ction of Lee's communications with Richmond. Three days after General Lee escaped into Virginia, July 17-18, 1863, General Meade crossed the Potomac to follow his flying antagonist. The Nationals marched rapidly along the eastern base of the Blue Ridge, while the Confederates went rapidly up the Shenandoah Valley, after trying to check Meade by threatening to re-enter Maryland. Failing in this, Lee hastened to oppose a movement that menaced his front and flank, and threatened to cut off h exciting race there were several skirmishes in the mountain-passes. Finally Lee, by a quick and skilful movement, while Meade was detained at Manassas Gap by a heavy skirmish, dashed through Chester Gap, and, crossing the Rappahannock, took a position between that stream and the Rapidan. For a while the opposing armies rested. Meade advanced cautiously, and at the middle of September he crossed the Rappahannock, and drove Lee beyond the Rapidan, where the latter took a strong defensive po
Harper's Encyclopedia of United States History (ed. Benson Lossing), Petersburg. (search)
federate right. The former was pushed back. Scene at the siege of Petersburg. On the following morning (June 22) the Nationals were attacked by divisions of the corps of A. P. Hill, driving back a portion of them with heavy loss. At sunset Meade came up and ordered both corps to advance and retake what had been lost. It was done, when Hill retired with 2,500 prisoners. The next morning Hancock and Wright advanced, and reached the Weldon road without much opposition, until they began to ed with heavy loss. Among the slain was General Burnham, and Ord was severely wounded. In honor of the slain general the captured works were named Fort Burnham. In these assaults the gallantry of the colored troops was conspicuous. Meanwhile, Meade had sent Generals Warren and Parke, with two divisions of troops each, to attempt the extension of the National left to the Weldon road and beyond. It was a feint in favor of Butler's movement on the north side of the James, but it resulted in
Harper's Encyclopedia of United States History (ed. Benson Lossing), Simmons, Franklin 1842- (search)
g, at that time, few examples in New England. On leaving college, having made some portrait-busts with success, he decided to devote himself to sculpture. The Civil War then burst upon the country, and Mr. Simmons sought the field of operations, not as a soldier, but as a commemorator of the leading soldiers and statesmen of the day. During several years spent in Philadelphia and Washington, some thirty generals and statesmen sat to him for their busts, among them Lincoln, Grant, Sheridan, Meade, Seward, and Chase, which gave great satisfaction. Having received a commission from the State of Rhode Island to make a statue of Roger Williams for the Capitol at Washington, he went to Rome, where he has since resided. He has also made for the national Capitol a statue of William King, of Maine, and a G. A. R. monument of General Grant, and for the Iowa Circle in Washington an equestrian monument of General Logan. His other works include a second statue of Williams for the city of Pr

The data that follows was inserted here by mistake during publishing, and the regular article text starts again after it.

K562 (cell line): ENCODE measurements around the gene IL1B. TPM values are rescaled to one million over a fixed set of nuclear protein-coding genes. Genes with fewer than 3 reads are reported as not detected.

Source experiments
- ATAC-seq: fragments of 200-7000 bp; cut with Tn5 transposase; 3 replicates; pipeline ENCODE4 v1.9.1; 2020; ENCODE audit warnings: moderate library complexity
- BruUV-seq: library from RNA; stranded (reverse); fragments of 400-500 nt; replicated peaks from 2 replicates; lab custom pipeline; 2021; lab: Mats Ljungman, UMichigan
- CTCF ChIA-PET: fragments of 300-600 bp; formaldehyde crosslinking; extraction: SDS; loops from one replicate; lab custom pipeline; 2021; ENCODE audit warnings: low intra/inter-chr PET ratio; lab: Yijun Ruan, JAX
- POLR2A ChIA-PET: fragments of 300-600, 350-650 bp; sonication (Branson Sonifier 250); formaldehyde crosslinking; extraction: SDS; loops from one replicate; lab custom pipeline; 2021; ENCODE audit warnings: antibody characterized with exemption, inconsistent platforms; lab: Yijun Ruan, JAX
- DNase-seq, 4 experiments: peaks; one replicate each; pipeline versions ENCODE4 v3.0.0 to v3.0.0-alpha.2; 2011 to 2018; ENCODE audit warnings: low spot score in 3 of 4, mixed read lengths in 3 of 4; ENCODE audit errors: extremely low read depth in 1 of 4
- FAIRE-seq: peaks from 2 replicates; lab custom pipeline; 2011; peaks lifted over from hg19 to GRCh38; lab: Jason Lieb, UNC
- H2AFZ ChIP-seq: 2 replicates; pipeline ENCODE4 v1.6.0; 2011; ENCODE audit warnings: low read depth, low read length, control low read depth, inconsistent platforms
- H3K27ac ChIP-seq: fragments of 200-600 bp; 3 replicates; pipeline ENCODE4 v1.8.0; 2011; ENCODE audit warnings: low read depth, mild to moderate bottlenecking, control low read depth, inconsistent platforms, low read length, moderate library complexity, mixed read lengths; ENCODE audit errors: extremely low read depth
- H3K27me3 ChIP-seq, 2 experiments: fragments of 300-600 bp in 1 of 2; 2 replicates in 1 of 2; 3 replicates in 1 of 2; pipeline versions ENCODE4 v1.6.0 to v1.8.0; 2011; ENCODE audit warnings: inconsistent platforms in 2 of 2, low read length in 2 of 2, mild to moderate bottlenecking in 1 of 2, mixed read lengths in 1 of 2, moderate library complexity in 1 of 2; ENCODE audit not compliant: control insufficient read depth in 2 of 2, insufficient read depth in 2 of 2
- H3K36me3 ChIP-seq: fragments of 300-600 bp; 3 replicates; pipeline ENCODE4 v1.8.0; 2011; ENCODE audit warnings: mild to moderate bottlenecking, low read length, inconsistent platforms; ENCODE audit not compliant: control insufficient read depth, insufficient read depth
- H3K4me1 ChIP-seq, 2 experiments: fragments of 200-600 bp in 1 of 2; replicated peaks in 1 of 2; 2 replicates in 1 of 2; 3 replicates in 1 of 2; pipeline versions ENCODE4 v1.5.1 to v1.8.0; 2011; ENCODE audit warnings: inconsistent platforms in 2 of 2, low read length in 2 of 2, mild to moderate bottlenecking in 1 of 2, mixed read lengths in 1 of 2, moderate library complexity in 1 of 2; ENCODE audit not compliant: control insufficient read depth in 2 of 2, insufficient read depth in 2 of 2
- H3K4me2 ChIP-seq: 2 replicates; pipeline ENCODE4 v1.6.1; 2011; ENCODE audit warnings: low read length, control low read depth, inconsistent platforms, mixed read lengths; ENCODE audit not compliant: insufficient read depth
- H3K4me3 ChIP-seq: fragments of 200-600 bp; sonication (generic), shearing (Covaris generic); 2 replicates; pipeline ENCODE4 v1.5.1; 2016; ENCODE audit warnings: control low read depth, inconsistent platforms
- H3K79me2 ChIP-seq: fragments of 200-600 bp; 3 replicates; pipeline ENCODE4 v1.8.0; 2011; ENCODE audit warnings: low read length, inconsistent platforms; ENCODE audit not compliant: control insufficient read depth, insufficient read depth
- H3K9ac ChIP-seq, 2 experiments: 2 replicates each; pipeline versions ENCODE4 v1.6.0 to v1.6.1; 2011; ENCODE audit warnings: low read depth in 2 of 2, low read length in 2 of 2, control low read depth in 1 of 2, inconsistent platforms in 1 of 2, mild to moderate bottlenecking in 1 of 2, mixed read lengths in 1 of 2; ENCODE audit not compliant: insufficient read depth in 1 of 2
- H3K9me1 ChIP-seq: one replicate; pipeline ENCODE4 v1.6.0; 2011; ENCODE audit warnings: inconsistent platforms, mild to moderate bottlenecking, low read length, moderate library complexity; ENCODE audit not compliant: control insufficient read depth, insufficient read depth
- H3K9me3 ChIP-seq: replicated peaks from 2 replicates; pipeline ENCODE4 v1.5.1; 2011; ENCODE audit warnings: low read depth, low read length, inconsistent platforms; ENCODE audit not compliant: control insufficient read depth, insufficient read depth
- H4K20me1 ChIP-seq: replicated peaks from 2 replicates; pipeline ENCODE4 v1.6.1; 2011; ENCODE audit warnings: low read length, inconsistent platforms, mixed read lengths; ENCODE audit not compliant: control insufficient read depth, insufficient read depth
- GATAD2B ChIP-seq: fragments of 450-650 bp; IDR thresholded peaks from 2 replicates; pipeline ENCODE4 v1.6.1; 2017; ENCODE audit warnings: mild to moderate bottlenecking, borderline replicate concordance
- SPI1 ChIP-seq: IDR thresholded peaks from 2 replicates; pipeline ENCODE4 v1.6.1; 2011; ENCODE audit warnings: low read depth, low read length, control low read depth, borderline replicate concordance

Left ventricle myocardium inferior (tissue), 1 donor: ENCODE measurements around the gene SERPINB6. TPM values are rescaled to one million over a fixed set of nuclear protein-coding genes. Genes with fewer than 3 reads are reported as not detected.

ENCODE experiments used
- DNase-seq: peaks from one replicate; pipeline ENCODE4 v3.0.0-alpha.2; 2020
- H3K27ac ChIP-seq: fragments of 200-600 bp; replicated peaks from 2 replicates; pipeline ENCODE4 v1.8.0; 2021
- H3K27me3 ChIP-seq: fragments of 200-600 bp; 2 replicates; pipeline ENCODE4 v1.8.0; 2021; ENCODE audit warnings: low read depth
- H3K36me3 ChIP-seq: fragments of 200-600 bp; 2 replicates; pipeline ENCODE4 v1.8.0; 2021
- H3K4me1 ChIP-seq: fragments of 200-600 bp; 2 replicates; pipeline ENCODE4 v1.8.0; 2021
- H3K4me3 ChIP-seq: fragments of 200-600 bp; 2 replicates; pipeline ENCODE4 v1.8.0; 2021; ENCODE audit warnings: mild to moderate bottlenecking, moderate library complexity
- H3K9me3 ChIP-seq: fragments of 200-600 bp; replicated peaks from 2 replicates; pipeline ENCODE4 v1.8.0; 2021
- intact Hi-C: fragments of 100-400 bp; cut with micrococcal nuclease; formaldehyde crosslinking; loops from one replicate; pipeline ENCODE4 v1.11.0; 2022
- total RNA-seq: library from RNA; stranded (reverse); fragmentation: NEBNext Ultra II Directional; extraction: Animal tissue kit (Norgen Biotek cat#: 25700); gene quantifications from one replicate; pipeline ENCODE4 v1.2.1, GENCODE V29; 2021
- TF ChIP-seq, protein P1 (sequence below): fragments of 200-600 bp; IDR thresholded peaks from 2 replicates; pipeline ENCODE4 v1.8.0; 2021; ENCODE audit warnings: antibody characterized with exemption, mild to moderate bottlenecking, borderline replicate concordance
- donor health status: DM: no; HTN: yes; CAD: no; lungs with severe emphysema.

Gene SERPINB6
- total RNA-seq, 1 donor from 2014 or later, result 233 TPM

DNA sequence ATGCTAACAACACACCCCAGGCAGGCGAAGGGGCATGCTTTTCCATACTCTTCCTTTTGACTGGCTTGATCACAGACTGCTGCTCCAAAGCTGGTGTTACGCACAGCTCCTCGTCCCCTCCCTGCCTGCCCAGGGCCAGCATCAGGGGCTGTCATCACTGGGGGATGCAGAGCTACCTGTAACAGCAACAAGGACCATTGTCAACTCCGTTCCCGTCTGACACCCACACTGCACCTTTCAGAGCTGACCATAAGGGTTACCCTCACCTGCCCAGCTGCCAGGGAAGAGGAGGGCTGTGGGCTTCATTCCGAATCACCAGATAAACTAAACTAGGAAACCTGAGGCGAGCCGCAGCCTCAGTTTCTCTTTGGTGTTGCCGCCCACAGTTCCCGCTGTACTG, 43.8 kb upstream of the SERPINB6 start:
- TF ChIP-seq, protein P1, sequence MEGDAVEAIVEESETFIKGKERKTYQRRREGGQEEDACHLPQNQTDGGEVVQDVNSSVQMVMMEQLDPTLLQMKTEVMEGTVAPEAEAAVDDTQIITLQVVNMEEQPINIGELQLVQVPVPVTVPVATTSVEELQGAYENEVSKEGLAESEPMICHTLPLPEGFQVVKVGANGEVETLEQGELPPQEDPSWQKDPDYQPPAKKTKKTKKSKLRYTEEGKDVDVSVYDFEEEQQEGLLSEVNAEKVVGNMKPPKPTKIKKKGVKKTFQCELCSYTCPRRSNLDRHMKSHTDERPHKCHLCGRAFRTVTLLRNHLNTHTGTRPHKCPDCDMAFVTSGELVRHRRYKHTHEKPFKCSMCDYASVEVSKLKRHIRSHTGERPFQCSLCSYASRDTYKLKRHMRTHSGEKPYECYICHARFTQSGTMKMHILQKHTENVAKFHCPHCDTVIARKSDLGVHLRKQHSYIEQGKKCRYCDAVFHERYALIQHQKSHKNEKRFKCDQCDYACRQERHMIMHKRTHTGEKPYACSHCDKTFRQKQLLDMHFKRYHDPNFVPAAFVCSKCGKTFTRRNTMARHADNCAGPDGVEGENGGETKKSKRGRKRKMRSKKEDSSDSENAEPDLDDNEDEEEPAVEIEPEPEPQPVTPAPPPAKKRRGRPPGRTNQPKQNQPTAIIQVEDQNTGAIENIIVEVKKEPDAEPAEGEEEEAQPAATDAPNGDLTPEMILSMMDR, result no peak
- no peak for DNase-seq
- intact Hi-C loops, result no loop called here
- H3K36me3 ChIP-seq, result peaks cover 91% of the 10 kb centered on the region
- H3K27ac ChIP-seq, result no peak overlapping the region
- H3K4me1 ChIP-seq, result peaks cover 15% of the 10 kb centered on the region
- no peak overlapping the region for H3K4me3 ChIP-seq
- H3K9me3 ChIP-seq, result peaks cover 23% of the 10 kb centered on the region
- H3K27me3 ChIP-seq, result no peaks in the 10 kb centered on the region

Harper's Encyclopedia of United States History (ed. Benson Lossing), Slocum, Henry Warner 1827-1894 (search)
volunteers in August, 1861, and commanded a brigade in Franklin's division. He served with distinction in the campaign on the Peninsula, in 1862, and on July 4, 1862, he was promoted major-general. In the battle of Groveton (or second battle of Bull Run), at South Mountain, and Antietam, he was signally active, and in October, 1862, was assigned to the command of the 12th Corps, which he led at Fredericksburg, Chancellorsville, and Gettysburg. At the latter he commanded the right wing of Meade's army. From September, 1863, to April, 1864, he guarded the Nashville and Chattanooga Railroad, and in the Atlanta campaign commanded the 20th Corps. In the march to the sea he commanded one of the grand divisions of Sherman's army; also through the Carolinas, until the surrender of Johnston. He resigned Sept. 28, 1865; was defeated as Democratic candidate for secretary of state of New York in 1865; was a Presidential elector in 1868; elected .to Congress in 1868 and 1870, and as Represe
Harper's Encyclopedia of United States History (ed. Benson Lossing), South Mountain, battle of (search)
eneral Hatch, who commanded King's division, was wounded, when General Doubleday took his command, his own passing to the care of General Wainwright, who was soon disabled. At dusk Hooker had flanked and beaten the Confederate left. Reno's command, which had gained a foothold on the crest, fought desperately until dark. At about sunset their leader, at the head of the troops in an open field, was killed. He died almost at the moment of victory, and his command devolved on General Cox. Meade, with his brigades, led by General Seymour and Colonels Magilton and Gallagher, fought on the right of Hatch's division. General Duryee, whose fine brigade of Ricketts's division had participated in the later struggles of Pope with Lee, was just coming up when the contest ceased at that point. Meanwhile the brigades of Gibbons and Hartsuff had pushed up the road along the Gap, fighting and winning steadily until about 9 P. M., when, having reached a point near the summit of the Gap, their